Many readers have written in asking introducing new foods to their babies. Some of you have babies who are just starting solids, and are interested in trying the French approach. Good for you! Research shows that diversifying your baby’s tastebuds is one of the best way to ensure they’re a lover of healthy food when they grow up!
To compare the French versus American approaches, a great place to start is the French equivalent of the American Academy of Pediatrics: the French Society of Pediatrics (FSP–also known as the Société Française de Pédiatrie).
Just like the AAP, the FSP produces online resources, including guides for feeding, and introducing your baby to solid foods. The focus of this advice is on ‘food diversification’.
In practice, French parents introduce a new veggie every 3 or 4 days. A recent study found that they introduced, on average, 6 new veggies in the first month, and more than 40% of the babies in the study were introduced to between 7 and 12 vegetables.
(Source: Maier, A., C. Chabanet, B. Schaal, P. Leathwood, and S. Issanchou. 2007. “Food-Related Sensory Experience From Birth Through Weaning: Contrasted Patterns in Two Nearby European Regions.” Appetite 49: 429-40.)
When asked to explain why they serve so many veggies, the French parents mentioned “taste development”, which is prioritized by French paediatricians and parenting books! The FSP tells parents: children’s appetite diminishes around the age of 2 years old. This is when ‘neophobia’ (fear of new foods) tends to appear (in about 3 out of 4 children). It’s important to maintain the “4 meals per day” structure to the eating routine, without forcing kids to eat. So before the ages of 2 and 3, French parents are eager to introduce their child to lots of flavors, textures, and tastes. (In contrast, the AAP explicitly tells parents not to serve babies adult food, on the grounds that it contains too much salt and preservatives. Slightly confusing–as it sounds like they are assuming that parents wouldn’t be making scratch-cooked meals for themselves at home!?)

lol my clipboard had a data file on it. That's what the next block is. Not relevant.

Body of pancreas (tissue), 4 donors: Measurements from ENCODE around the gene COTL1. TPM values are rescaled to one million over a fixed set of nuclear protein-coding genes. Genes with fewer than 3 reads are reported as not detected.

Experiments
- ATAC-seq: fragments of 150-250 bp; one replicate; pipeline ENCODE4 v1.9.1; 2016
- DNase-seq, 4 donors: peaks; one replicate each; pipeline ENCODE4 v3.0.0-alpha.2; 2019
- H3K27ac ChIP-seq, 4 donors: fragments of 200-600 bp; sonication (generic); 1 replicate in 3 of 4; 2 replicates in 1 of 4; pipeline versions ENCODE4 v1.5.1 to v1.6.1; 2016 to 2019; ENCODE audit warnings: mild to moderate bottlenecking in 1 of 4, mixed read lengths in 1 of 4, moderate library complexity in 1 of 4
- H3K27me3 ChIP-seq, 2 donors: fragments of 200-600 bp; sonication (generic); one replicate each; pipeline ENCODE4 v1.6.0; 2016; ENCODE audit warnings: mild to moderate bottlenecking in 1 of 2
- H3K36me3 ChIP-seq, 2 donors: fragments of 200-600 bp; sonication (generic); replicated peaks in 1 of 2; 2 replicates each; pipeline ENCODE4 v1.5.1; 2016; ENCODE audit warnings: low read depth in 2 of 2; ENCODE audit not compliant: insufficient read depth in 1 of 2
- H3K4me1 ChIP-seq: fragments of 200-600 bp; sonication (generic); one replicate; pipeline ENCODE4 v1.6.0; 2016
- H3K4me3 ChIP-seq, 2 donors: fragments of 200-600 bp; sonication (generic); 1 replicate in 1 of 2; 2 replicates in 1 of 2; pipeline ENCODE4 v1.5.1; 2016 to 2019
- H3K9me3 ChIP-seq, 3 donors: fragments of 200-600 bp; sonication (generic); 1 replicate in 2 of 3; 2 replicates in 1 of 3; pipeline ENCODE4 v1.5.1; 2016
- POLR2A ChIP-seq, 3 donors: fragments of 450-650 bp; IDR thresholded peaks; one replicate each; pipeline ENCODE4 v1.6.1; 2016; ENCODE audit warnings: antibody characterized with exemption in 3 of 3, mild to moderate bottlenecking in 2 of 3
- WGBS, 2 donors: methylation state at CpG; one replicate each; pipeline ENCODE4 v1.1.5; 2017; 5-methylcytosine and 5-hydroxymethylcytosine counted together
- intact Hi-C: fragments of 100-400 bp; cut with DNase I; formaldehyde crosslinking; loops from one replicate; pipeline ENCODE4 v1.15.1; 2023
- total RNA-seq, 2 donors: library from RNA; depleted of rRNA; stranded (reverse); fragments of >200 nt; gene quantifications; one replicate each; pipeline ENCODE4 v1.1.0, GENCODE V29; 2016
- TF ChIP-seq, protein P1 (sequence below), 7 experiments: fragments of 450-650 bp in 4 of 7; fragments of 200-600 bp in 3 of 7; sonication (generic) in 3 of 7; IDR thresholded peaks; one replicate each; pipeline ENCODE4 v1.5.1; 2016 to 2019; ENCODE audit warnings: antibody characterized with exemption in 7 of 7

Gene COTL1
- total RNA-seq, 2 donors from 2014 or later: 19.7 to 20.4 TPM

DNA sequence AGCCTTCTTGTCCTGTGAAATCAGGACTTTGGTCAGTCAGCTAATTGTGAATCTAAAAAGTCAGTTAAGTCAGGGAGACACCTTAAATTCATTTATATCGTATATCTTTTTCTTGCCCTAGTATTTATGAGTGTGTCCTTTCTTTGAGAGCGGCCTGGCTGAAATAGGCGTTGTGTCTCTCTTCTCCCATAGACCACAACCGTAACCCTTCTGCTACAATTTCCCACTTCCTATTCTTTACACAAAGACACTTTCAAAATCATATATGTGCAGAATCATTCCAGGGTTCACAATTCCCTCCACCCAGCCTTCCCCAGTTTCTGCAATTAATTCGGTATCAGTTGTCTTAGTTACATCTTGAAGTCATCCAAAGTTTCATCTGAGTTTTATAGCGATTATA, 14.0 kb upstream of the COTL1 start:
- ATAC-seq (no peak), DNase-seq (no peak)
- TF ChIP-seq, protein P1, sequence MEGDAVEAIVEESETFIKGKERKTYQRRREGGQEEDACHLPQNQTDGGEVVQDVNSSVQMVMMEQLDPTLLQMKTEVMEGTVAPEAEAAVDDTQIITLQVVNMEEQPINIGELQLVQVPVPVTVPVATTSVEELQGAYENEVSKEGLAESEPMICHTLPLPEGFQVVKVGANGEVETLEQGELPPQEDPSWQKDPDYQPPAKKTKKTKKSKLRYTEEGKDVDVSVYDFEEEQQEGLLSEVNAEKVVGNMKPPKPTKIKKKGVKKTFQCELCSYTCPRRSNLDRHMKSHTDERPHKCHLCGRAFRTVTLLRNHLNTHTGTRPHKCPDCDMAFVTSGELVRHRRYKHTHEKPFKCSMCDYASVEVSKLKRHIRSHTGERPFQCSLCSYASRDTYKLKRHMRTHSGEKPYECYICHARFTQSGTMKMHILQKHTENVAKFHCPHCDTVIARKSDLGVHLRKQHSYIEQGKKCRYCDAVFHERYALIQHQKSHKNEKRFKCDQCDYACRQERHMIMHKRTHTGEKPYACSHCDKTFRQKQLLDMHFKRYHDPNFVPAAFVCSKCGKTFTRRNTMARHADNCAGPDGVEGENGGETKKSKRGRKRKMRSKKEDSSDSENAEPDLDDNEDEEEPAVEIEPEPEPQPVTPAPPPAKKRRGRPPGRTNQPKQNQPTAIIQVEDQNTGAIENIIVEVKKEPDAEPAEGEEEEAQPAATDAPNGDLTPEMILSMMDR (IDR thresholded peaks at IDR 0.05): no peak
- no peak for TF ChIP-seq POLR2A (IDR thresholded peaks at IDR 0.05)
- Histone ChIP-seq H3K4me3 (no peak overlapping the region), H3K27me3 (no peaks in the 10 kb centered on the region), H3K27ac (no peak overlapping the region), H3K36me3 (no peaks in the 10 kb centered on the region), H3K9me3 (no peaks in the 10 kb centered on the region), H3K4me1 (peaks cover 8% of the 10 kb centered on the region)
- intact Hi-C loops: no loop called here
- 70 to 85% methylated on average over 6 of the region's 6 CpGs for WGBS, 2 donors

So what veggies are French parents serving? The Society of French Pediatrics provides a list of starter vegetables at 5/6 months (I’ve placed the original text, in French, below).
They note that any of the following can be mixed into a small amount of potatoes, which should be introduced separately first.
First foods for babies
-zucchini (peeled and seeds removed)
-leeks (whites only)
-endive and chard can be used in limited quantities, and only baby endives and baby chard (to limit the amount of fibre)
-green peas can be used only if they are ‘extra-fine’, and served in small quantities. The French think that green peas are really hard on the digestive system and don’t tend to serve them until the babies are a bit older. The document also suggests limiting carrots, which they state can cause constipation.
Now, this list may not make sense to anyone with a nutrition background–at least if they received their training in the US. I’m not necessarily defending it! But it’s interesting that it is so different from the American approach.
From 9 months onwards:
The FSP recommends that parents wait before introducing certain vegetables which are too rich in fibre or pose a higher allergic risk: cabbage, turnip, onion, green leek, celery, celery root (celeriac), green peas, tomatoes, Jerusalem artichoke (salsify), cardoons, artichoke, peppers, eggplant, parsley. These are to be introduced around 9 months if the child is handling the other veggies fine. Then other veggies are added too, like fennel, cauliflower, broccoli, and beets. Note: the rate of allergies in France is approximately 5 to 8% (similar to that in the US) (source: Maier et al (2007)).
They also suggest starting with fruits later, and note that these should be cooked before pureeing for younger babies.
From 18 months onwards, the FSP suggests that babies can eat all vegetables. But they recommend waiting on ‘dried beans’ like kidney beans until they can chew them properly? They might pose a choking hazard.